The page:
Once again, Expedia has come out with their list of top beer towns in the nation. The four from BC they picked are all definitely legit. Some others, maybe not so much. As somebody who travels only for beer, and only for beer, here’s my Editor’s Take on this list of theirs.
First: I like any list by non-craft beer geeks about craft beer, just because they’re trying. I especially like a list if it’s from a source like Expedia that might actually help get some beer tourism our way. I may not like everything about the content, but I definitely like the fact the list exists. That’s a big plus.
Also, they got a lot right in their work, such as:
1) They have criteria. In this case, it’s
- Taps In Town: total number of breweries and brewpubs
- Praise and Slays: brewing awards won
- Creative Sprit: apparently their own subjective assessment, which is great because it implies they put their own work and opinion into this.
2) They talk about “towns” and they don’t just focus on the big cities. There are a lot of cool Canadian destinations out there, with and without beer.
3) On that note, they highlight some BC destinations that really deserve to be noted, starting with Penticton at #2–a great rank for a list of all of Canada.
Over the past couple of years, I’ve written numerous odes to Penticton based on their beer scene. I’m not the only one; it seems to me that most beer writers that have made it to Penticton’s Okanagan Fest Of Ale or travelled there at other times (like Fall) will agree that pound for pound, it is a real beer town. Not just because it has five breweries, but for the adoption of those breweries by the local consumers and businesses, and the spirit around the beer scene.
Nelson, ranked at #11, is another standout that really deserves more attention. It ranks close to Penticton in terms of breweries and taps for a small city, and it’s also a ski town that’s home to an unbeatable bohemian vibe. Any Nelson vacation is a good vacation.
Abbotsford may not be thought of as a holiday destination, but it’s had more than its share of breweries open up in recent years. A couple have closed during that time, but happily this year they gain more (including a re-opening and a new brewpub this Fall courtesy Trading Post). It’s cool that Expedia apparently noticed this.
A few things make the list seem a bit odd for the discerning Canadian beer fan, and they have to do with the two Pros above. The flip side of those points is,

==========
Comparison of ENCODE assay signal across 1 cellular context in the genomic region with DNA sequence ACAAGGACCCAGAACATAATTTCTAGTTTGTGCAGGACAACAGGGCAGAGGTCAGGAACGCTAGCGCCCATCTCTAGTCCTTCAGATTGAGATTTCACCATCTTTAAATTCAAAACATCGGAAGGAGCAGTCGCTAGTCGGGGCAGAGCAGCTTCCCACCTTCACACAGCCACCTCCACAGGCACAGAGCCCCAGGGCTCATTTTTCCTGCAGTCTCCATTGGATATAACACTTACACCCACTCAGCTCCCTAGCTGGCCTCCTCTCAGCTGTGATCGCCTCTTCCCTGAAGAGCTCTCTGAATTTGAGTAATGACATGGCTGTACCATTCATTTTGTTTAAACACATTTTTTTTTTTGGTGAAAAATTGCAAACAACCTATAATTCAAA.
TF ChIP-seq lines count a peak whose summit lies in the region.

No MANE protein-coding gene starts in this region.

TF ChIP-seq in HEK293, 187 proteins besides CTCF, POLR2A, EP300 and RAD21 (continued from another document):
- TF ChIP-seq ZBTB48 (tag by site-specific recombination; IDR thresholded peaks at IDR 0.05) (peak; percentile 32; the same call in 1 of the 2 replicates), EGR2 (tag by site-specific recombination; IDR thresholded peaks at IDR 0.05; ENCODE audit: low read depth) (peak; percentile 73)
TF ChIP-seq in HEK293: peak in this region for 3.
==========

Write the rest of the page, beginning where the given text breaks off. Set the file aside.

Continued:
1) The criteria they used sometimes don’t quite jive. For instance, they gave Dildo, NL two “stars” (well, mugs) for Taps In Town. But it only has one brewery. It’s hard to believe that Dildo gets two stars when a place that has dozens of breweries can only get five. Which leads to the second flaw:
2) The fact that Vancouver is at the top of the list means this is not a list of “towns”.
Vancouver is my home town and I’m all for bringing craft tourism here. But if you’re going to make a list of towns in Canada like Dildo and Nelson, don’t clobber them all with Vancouver at the top. It’s kind of overkill. These “towns” are not apples and apples.
I’m sure they considered this, and I guess they decided they couldn’t overlook Vancouver, which speaks well to our craft beer scene here. But the obvious solution is to split the list into Small and Giant (big, enourmous) towns. Because as much as we’d like to think that Vancouver is the only big city in Canada with beer, it’s not logical to include Vancouver and leave out Montreal. Or Toronto. They have a better beer scene than Dildo.
To me, a beer fan, the better solution would be to use a neighbourhood or borough of a large city. I would consider Yeast Van, as a community, to be more of a candidate for this list. Also Mount Pleasant/Brewery Creek. But they’re still going to clobber Nyanza, NS.
3) Which comes back to: did they pick a good, representative list of Canadian beer towns? I’d have to say “partly” at best, based on their inclusion of certain Prairie cities.
Turns out I was born in Winnipeg, which is on the list. So is Regina. I’ve been to both recently and I just can’t vote for them as “craft beer towns.” There’s lots of alcohol and people are drinking it, but it’s not like it is here. Test: go to a few basic pubs or sports bars and see what they pour. If all you can bear ot order is a Guinness, or worse, you’re not in a craft beer town. Thankfully it’s better than that in places like Penticton, thanks to the adoption of the local breweries’ products by local bars and hospitality.
Anyway, as a BC beer fan, the very worst slap in the face is:
4) Victoria. Where is it on this list? It may be the best beer town in Canada that could credibly qualify as a “town”. There is absolutely no doubt that not long ago, it was Canada’s ONLY real beer town. Until the Craft Capital makes their list, I’m not flying to Dildo.